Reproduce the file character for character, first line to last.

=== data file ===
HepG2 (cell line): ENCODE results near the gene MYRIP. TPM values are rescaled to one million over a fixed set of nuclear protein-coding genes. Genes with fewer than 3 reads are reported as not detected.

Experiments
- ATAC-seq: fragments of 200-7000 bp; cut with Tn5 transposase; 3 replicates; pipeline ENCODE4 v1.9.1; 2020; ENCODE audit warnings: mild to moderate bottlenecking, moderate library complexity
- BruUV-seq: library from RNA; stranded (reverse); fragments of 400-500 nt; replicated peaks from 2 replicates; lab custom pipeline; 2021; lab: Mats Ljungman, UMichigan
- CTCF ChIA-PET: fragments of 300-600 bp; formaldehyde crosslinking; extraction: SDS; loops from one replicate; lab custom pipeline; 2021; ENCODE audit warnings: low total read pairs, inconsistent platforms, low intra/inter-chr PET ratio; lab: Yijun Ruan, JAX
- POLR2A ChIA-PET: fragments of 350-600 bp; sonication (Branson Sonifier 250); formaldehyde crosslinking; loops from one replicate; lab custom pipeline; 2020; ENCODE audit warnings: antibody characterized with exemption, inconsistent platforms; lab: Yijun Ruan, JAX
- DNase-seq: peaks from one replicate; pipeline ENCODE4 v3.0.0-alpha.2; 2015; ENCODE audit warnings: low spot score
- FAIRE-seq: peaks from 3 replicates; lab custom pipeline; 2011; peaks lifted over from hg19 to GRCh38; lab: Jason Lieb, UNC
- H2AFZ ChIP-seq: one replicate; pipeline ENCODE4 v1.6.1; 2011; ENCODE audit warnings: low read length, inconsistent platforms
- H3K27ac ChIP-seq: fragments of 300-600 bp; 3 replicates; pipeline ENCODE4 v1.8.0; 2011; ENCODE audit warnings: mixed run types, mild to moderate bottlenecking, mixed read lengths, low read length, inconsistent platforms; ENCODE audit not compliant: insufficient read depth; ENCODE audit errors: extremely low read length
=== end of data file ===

HepG2 (cell line): ENCODE results near the gene MYRIP. TPM values are rescaled to one million over a fixed set of nuclear protein-coding genes. Genes with fewer than 3 reads are reported as not detected.

Experiments
- ATAC-seq: fragments of 200-7000 bp; cut with Tn5 transposase; 3 replicates; pipeline ENCODE4 v1.9.1; 2020; ENCODE audit warnings: mild to moderate bottlenecking, moderate library complexity
- BruUV-seq: library from RNA; stranded (reverse); fragments of 400-500 nt; replicated peaks from 2 replicates; lab custom pipeline; 2021; lab: Mats Ljungman, UMichigan
- CTCF ChIA-PET: fragments of 300-600 bp; formaldehyde crosslinking; extraction: SDS; loops from one replicate; lab custom pipeline; 2021; ENCODE audit warnings: low total read pairs, inconsistent platforms, low intra/inter-chr PET ratio; lab: Yijun Ruan, JAX
- POLR2A ChIA-PET: fragments of 350-600 bp; sonication (Branson Sonifier 250); formaldehyde crosslinking; loops from one replicate; lab custom pipeline; 2020; ENCODE audit warnings: antibody characterized with exemption, inconsistent platforms; lab: Yijun Ruan, JAX
- DNase-seq: peaks from one replicate; pipeline ENCODE4 v3.0.0-alpha.2; 2015; ENCODE audit warnings: low spot score
- FAIRE-seq: peaks from 3 replicates; lab custom pipeline; 2011; peaks lifted over from hg19 to GRCh38; lab: Jason Lieb, UNC
- H2AFZ ChIP-seq: one replicate; pipeline ENCODE4 v1.6.1; 2011; ENCODE audit warnings: low read length, inconsistent platforms
- H3K27ac ChIP-seq: fragments of 300-600 bp; 3 replicates; pipeline ENCODE4 v1.8.0; 2011; ENCODE audit warnings: mixed run types, mild to moderate bottlenecking, mixed read lengths, low read length, inconsistent platforms; ENCODE audit not compliant: insufficient read depth; ENCODE audit errors: extremely low read length